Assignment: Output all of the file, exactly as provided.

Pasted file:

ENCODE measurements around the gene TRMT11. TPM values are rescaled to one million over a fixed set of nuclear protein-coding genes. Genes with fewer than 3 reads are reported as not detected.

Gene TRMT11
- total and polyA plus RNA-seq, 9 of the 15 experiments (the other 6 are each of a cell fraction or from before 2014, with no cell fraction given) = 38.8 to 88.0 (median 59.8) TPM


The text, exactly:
ENCODE measurements around the gene TRMT11. TPM values are rescaled to one million over a fixed set of nuclear protein-coding genes. Genes with fewer than 3 reads are reported as not detected.

Gene TRMT11
- total and polyA plus RNA-seq, 9 of the 15 experiments (the other 6 are each of a cell fraction or from before 2014, with no cell fraction given) = 38.8 to 88.0 (median 59.8) TPM